No Irish woman of child-bearing age has had a say on abortion - that must change
Published 23/06/2015 | 02:30
Yesterday, a United Nations committee said it was concerned at Ireland's "highly restrictive legislation" on abortion and how it is strictly enforced.
After two days of hearings earlier this month in Geneva, including representations from parents who had to leave this jurisdiction because of Fatal Foetal Abnormality, the committee called on Ireland to take "all necessary steps" - including a referendum - to allow wider access to terminations in line with international standards on human rights.
If this announcement merely incites condemnation and declarations of interference in our legislation, it is worth remembering that it is your daughter, sister, mother who will suffer.
It seems to me that the difference between Pro-Choice and the Pro-Life banner is that one group judges women who are suffering, while the other seeks to help women who suffer.
Being labelled as Pro-Choice or Pro-Life has unfortunately created a division in society, where extremes are peddled to voters.
One group appears to hold dear the teachings of a Church that abused little children, while insisting that every breath is sacred, even if it means a woman could die balancing the rights of the unborn.
I can only speak as a mother who is grateful to have given birth to two beautiful sons and who lost two fatally impaired sons because nature implanted a rogue gene.
In my third pregnancy with twins, one had died and one was diagnosed with a disorder incompatible with survival.
The Dublin maternity hospital had the tests double-checked before telling us the terrible news.
My decision to prioritise my two little boys who needed me to be well enough to look after them is considered a crime in Ireland. The decision I took to safeguard my health and the welfare of my children is outlawed here, with a penalty of 14 years in prison.
The doctor and midwives who took care of me at the maternity hospital outside the Irish border, treated me like a woman who had suffered very bad news and were very kind. Some of them would have trained in Irish hospitals, which demonstrates that it is the legislation here that is inhumane, not the people.
They certainly did not treat me like a criminal. They gave me a tiny coffin. That was 13 years ago.
I remained anonymous in my pleading that other women would not undergo the same distress, in 'D v Ireland' in the European Court of Human Rights. Until three years ago, when I was in a hotel abroad and saw an Indian woman on a television screen, the banner below said she had died after a termination was refused in Galway.
It was so bizarre I thought there must be a Galway in India. Later when I discovered it was Ireland, I was distraught. It seems to me that Savita Halappanavar's death was avoidable and that the years I had privately battled were all for nothing.
The recent report by Amnesty International on women who are outlawed by the Irish Constitution is called 'She is not a Criminal'. The findings support a repeal to Article 40.3.3 of our Constitution on the grounds that it "violates the human rights of women and girls".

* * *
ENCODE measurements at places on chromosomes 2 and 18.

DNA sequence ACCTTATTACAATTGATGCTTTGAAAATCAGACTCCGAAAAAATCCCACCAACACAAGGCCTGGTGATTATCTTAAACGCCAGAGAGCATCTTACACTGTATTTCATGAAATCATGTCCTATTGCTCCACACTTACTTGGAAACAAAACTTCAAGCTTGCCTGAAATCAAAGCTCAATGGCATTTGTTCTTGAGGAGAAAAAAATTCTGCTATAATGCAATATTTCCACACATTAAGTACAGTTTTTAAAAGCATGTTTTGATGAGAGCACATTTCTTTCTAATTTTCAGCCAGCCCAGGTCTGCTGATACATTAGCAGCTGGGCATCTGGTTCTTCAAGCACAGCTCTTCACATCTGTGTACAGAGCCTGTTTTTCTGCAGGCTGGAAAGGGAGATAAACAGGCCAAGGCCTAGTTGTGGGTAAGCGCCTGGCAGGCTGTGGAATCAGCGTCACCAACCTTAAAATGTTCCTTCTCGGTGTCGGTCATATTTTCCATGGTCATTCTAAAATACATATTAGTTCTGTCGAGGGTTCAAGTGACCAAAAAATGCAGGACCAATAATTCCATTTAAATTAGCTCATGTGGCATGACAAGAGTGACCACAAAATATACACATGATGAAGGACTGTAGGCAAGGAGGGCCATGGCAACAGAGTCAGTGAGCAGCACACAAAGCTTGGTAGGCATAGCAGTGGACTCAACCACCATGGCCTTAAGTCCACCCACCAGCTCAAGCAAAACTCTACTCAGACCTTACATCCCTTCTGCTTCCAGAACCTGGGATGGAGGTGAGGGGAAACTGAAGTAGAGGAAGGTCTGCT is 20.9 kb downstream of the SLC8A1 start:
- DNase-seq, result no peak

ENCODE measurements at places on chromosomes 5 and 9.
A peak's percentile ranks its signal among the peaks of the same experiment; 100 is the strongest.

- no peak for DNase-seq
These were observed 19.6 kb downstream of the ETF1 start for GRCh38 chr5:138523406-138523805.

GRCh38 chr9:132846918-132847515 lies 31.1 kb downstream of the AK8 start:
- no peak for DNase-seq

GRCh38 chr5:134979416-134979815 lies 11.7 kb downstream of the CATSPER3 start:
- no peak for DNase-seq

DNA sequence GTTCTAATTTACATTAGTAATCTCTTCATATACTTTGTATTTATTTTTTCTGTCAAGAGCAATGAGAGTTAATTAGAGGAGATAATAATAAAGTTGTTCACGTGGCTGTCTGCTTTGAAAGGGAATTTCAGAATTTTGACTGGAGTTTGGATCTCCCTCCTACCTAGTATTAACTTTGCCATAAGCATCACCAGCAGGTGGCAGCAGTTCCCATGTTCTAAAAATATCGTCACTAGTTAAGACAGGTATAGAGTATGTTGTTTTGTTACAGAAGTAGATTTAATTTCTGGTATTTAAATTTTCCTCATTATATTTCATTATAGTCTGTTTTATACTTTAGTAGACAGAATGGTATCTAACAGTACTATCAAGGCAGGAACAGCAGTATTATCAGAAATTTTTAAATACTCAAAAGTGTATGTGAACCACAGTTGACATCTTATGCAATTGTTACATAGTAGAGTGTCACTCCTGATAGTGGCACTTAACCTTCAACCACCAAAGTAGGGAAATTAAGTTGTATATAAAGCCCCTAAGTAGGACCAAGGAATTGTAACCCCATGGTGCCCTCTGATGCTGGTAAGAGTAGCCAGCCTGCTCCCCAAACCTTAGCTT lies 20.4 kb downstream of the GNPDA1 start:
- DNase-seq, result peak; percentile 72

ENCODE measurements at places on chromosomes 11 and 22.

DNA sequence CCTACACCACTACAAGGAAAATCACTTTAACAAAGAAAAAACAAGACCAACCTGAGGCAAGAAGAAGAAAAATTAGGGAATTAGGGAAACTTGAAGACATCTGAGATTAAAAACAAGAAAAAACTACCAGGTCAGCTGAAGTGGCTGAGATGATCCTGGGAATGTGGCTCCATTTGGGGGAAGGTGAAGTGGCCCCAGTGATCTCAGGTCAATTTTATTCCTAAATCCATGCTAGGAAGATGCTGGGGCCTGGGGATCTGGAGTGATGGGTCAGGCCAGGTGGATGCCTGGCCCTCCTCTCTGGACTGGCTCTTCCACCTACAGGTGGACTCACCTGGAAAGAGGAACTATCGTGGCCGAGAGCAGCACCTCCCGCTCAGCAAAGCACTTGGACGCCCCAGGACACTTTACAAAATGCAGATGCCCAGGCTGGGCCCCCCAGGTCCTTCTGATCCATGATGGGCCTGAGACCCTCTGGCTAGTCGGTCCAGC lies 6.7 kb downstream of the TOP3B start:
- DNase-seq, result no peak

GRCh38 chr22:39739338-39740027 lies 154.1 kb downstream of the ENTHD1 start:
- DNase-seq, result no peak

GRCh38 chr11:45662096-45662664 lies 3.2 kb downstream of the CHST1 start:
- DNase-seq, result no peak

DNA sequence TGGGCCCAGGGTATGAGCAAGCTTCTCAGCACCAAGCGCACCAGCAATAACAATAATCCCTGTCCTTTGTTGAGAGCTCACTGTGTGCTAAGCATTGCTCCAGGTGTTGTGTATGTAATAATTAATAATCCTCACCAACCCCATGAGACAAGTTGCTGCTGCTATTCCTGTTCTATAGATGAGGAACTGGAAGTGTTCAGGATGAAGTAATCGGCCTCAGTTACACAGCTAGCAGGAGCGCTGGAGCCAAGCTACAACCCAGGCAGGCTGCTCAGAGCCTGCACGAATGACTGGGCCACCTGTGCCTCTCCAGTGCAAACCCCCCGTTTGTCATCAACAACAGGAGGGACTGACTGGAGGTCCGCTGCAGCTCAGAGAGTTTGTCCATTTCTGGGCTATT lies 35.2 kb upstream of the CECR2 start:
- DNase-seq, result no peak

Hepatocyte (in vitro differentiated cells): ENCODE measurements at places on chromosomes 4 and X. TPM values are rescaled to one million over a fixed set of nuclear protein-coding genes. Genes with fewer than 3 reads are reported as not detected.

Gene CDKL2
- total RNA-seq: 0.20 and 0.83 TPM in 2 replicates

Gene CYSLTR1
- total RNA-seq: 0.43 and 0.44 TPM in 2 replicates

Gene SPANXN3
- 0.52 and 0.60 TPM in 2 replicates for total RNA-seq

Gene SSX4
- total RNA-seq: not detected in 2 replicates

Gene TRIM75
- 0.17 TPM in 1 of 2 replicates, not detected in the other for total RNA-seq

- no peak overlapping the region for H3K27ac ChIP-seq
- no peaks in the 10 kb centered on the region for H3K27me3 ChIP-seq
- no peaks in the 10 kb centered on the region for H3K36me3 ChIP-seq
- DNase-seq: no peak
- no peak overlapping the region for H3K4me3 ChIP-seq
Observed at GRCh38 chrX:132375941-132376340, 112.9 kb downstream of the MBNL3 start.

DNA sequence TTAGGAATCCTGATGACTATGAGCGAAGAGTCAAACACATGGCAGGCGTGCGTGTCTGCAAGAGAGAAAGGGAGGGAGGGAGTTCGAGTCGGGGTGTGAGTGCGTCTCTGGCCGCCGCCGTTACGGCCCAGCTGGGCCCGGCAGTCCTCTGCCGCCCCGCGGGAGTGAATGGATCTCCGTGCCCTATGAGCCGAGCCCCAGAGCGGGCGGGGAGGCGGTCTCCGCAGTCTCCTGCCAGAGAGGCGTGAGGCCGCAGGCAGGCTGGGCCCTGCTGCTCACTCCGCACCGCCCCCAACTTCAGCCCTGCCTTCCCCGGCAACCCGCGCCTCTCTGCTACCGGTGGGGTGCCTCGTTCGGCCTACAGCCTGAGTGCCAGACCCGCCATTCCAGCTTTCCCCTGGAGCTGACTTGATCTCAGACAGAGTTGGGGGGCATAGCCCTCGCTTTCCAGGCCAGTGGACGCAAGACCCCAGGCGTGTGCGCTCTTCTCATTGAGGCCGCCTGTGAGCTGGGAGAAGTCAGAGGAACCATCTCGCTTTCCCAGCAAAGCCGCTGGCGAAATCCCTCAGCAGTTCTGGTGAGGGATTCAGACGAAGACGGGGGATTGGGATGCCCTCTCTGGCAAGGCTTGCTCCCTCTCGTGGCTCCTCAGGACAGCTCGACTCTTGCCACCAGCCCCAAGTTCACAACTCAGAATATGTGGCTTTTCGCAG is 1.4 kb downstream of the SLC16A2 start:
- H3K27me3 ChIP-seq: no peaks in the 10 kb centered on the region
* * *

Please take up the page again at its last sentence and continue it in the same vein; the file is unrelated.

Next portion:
There are many who would say Amnesty International should keep its nose out of our 1937 constitutional right to life, as amended in 1983. There are also many who had no say in that 1983 amendment.
Those 1.6 million women in Ireland who are between child-bearing age 15-49 (2011 Census) have had no opportunity to vote on their rights to bodily integrity and to vote against degrading and inhuman treatment.
Gaye Edwards has also decided she must speak out about her experience. Worse, she was not able to take her son home in a coffin for a family burial. His remains arrived in a jiffy bag by courier. Gaye speaks out in the Amnesty report.
It is based on the experience of Irish women. Amnesty is not sticking its noses into our business, it is telling the world what we endure here and asking for compassion by changing the regime.
The report includes interviews with 26 women, six of their partners and the mother of a teenage girl. Eleven health care professionals, including the Masters of the National Maternity and the Rotunda hospitals - Dr Rhona Mahony and Dr Sam Coulter Smith - as well as representatives from women's health centres and staff from the Crisis Pregnancy Agency and the Irish Medical Council are also interviewed.
It states that "Amnesty International repeatedly requested interviews with the Department of Health and the Department of Justice ... they declined to be interviewed for this report."
The report asks for the repeal of the Protection of Life During Pregnancy Act 2014, which has proved to be ineffective, and its replacement with a legislative framework that ensures access to treatment, at a minimum, in cases of the mental or physical health of the woman is at risk, in cases of fatal foetal abnormality, and in cases of rape or incest.
I don't blame any government for its reluctance to pledge a referendum given the extreme reactions that will inevitably occur. But the crime is now on those who persecute women.
I recommend that when the next government calls a referendum to repeal the eighth amendment, it should not allow any images to be used on posters. All parties will have to commit to a position on this; the young and committed electorate are watching and waiting.
Women are tired waiting. Women deserve better than this. We are not criminals.
We are not vessels.